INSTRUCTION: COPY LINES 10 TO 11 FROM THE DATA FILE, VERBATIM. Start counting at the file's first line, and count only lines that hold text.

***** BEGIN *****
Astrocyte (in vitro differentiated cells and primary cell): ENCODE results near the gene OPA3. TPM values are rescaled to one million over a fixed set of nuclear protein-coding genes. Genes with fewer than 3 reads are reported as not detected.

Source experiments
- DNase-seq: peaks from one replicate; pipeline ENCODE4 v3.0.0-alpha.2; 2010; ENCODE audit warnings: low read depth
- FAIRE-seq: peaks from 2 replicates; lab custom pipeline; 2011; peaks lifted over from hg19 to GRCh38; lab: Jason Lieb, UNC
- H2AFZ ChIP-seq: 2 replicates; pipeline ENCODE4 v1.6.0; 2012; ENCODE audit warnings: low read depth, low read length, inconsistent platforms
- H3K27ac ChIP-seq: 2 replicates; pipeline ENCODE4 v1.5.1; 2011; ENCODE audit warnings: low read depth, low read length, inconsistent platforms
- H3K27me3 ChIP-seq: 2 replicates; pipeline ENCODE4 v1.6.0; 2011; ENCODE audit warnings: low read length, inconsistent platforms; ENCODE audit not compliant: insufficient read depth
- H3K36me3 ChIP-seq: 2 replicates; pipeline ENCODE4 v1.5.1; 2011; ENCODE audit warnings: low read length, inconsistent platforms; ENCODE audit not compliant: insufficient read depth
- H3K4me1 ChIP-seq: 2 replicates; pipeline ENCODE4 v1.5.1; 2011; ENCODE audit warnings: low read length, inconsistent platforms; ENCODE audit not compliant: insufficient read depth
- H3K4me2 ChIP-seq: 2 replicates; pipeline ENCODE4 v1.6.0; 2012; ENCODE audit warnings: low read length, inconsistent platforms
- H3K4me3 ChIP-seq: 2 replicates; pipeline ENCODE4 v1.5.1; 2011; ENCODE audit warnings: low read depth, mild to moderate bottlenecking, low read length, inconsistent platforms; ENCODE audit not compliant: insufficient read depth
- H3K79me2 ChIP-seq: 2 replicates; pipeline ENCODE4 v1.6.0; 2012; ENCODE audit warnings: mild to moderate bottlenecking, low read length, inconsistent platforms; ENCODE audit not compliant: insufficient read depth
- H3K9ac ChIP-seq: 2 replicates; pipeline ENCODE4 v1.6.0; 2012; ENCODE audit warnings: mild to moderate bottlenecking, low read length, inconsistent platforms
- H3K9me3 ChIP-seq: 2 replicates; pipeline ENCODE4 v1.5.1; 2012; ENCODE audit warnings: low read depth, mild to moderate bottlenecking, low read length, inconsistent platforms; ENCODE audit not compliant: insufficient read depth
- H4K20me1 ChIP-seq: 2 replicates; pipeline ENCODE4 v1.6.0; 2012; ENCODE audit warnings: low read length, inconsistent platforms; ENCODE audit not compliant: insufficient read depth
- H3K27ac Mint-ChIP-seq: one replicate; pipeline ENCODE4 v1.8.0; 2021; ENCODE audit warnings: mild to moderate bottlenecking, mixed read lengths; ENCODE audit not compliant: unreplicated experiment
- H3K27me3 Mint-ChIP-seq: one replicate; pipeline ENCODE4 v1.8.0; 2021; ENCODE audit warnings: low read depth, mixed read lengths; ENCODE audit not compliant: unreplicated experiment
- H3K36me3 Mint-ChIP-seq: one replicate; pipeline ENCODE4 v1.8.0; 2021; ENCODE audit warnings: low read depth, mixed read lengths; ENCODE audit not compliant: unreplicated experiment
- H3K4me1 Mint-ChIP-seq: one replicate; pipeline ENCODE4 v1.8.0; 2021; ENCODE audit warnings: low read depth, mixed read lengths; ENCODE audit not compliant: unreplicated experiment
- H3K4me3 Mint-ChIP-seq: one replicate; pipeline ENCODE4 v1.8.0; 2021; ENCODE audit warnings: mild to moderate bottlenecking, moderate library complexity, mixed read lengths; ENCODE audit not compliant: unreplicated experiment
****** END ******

- H3K4me2 ChIP-seq: 2 replicates; pipeline ENCODE4 v1.6.0; 2012; ENCODE audit warnings: low read length, inconsistent platforms
- H3K4me3 ChIP-seq: 2 replicates; pipeline ENCODE4 v1.5.1; 2011; ENCODE audit warnings: low read depth, mild to moderate bottlenecking, low read length, inconsistent platforms; ENCODE audit not compliant: insufficient read depth